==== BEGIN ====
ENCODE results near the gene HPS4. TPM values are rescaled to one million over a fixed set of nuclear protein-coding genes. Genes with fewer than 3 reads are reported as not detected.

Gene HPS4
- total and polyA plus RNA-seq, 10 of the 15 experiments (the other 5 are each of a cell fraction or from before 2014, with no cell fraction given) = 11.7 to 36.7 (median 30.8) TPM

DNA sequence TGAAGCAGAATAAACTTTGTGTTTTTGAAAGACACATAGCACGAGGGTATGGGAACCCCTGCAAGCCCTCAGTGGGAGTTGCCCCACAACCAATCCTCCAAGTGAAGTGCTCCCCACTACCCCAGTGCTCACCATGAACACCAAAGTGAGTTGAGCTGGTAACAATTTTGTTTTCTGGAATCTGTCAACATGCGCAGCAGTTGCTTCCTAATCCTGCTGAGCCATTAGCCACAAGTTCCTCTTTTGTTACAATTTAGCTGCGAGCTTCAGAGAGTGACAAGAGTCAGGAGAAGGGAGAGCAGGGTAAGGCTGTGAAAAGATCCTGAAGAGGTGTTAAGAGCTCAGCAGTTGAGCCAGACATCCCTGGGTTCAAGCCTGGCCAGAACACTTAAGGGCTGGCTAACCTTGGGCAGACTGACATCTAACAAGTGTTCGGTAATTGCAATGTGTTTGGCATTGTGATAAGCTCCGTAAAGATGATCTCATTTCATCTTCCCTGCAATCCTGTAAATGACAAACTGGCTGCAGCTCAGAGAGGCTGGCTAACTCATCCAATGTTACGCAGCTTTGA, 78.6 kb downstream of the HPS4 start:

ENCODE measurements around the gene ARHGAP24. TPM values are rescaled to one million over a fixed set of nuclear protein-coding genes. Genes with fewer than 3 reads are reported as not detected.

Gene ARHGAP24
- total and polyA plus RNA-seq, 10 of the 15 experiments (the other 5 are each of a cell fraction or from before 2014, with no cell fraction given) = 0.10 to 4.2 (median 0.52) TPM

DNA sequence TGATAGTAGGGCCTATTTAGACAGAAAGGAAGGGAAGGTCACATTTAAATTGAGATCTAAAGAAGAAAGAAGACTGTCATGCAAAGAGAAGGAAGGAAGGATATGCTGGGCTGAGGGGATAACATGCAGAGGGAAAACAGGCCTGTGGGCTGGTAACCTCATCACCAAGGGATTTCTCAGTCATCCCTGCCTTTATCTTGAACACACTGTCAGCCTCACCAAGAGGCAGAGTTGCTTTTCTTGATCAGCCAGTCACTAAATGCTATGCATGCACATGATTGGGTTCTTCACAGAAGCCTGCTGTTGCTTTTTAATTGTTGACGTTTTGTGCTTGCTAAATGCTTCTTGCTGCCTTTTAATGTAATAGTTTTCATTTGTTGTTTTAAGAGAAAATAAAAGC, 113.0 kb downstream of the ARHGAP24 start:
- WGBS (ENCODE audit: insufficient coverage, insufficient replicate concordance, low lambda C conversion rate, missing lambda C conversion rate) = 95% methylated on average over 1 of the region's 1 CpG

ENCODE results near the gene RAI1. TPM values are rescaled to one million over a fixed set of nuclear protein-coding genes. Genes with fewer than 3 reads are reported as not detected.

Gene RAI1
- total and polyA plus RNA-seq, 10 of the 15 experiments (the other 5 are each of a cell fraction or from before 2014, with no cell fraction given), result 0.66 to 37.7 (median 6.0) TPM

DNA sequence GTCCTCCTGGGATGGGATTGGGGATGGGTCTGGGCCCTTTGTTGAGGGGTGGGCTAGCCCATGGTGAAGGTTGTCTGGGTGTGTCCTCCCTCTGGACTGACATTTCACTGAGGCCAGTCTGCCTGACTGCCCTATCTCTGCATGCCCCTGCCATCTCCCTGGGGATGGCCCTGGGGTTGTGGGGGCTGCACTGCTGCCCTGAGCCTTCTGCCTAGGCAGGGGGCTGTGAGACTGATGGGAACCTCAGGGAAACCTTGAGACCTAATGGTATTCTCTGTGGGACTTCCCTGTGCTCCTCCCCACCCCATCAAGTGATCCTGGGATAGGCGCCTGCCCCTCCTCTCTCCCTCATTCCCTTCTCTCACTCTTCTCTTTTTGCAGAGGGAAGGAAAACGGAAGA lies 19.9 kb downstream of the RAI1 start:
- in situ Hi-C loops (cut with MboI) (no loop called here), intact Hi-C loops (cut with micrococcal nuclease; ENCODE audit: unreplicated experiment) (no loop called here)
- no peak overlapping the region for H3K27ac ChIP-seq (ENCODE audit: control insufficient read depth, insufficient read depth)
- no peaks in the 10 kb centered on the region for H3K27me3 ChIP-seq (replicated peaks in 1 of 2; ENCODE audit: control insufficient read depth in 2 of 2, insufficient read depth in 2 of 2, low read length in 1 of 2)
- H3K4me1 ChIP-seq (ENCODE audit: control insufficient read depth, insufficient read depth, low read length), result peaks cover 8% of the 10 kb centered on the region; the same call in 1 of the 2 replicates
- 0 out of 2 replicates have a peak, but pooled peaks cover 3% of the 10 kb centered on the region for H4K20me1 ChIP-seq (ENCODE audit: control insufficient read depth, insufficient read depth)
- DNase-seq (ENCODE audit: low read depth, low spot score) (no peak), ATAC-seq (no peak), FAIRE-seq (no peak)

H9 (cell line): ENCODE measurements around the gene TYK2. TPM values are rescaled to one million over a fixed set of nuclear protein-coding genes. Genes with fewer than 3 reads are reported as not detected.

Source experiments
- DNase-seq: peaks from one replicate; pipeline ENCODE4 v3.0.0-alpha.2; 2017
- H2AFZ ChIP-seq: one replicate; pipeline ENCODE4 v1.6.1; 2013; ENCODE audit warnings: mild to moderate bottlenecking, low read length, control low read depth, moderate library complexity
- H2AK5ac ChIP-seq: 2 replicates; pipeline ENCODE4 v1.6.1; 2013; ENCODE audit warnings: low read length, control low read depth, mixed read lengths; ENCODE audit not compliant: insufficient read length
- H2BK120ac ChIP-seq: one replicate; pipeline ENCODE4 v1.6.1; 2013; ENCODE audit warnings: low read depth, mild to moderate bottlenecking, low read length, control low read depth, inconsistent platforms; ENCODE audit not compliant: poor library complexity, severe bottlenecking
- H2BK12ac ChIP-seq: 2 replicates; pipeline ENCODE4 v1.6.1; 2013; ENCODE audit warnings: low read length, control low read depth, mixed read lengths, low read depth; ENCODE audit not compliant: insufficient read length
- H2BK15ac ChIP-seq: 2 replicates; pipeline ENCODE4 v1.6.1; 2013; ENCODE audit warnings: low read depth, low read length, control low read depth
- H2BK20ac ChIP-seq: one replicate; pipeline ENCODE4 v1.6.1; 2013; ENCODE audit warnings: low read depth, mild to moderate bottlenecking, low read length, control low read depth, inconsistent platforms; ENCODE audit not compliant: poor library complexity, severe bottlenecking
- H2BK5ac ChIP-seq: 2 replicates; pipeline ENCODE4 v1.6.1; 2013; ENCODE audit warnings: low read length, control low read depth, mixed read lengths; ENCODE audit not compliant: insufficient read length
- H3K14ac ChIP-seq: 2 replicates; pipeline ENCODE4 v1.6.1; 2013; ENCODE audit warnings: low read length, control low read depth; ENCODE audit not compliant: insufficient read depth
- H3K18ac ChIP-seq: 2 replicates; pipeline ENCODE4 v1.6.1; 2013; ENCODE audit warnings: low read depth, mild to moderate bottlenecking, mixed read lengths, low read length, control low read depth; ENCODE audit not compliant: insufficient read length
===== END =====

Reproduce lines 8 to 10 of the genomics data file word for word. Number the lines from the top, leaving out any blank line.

DNA sequence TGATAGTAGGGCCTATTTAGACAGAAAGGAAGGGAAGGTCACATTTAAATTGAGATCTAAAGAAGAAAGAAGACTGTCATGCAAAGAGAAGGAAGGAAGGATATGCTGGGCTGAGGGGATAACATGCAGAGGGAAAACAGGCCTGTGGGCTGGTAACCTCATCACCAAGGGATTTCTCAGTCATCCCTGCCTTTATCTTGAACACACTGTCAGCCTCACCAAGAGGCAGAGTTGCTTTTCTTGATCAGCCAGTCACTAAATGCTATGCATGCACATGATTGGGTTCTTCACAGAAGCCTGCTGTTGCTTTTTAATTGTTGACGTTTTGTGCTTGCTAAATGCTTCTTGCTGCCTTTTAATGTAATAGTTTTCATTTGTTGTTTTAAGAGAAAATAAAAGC, 113.0 kb downstream of the ARHGAP24 start:
- WGBS (ENCODE audit: insufficient coverage, insufficient replicate concordance, low lambda C conversion rate, missing lambda C conversion rate) = 95% methylated on average over 1 of the region's 1 CpG

ENCODE results near the gene RAI1. TPM values are rescaled to one million over a fixed set of nuclear protein-coding genes. Genes with fewer than 3 reads are reported as not detected.